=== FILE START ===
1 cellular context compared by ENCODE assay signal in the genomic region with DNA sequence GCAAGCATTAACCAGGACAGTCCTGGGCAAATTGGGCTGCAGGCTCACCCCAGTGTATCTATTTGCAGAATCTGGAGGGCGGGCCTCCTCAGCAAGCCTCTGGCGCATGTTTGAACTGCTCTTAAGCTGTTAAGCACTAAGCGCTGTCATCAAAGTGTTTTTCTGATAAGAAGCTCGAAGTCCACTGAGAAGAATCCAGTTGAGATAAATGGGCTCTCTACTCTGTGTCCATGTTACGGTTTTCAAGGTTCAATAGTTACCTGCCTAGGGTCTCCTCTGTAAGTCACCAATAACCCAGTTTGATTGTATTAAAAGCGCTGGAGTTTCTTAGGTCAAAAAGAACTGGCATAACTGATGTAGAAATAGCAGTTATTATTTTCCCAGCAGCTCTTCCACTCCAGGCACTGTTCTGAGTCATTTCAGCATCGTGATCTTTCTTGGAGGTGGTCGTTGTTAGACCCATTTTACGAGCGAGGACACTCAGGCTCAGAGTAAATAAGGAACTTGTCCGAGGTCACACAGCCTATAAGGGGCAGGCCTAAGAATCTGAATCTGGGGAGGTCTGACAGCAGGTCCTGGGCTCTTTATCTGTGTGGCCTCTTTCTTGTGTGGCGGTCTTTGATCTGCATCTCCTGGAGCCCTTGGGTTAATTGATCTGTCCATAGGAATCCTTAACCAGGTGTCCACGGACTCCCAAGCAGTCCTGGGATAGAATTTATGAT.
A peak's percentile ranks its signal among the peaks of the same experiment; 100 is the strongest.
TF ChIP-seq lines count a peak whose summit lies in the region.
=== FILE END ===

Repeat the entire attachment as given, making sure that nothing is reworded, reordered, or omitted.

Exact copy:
1 cellular context compared by ENCODE assay signal in the genomic region with DNA sequence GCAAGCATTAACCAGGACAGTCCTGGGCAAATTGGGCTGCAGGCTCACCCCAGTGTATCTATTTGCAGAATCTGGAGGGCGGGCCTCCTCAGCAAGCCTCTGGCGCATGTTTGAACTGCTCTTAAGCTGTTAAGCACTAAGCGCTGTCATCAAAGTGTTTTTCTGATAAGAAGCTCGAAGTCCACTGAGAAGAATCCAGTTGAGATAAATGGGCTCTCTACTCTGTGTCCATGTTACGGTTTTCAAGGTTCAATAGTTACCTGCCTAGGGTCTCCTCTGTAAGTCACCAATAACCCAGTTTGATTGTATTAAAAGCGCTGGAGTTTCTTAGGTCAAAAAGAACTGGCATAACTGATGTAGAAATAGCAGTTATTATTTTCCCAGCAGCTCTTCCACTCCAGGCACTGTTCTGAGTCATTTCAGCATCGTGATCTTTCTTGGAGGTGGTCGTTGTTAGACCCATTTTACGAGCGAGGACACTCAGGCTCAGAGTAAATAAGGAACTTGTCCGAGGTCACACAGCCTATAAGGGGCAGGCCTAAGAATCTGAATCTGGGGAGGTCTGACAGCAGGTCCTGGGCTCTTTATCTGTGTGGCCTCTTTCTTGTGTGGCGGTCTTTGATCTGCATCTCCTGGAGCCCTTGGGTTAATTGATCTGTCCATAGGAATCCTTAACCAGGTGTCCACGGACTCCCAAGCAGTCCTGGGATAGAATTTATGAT.
A peak's percentile ranks its signal among the peaks of the same experiment; 100 is the strongest.
TF ChIP-seq lines count a peak whose summit lies in the region.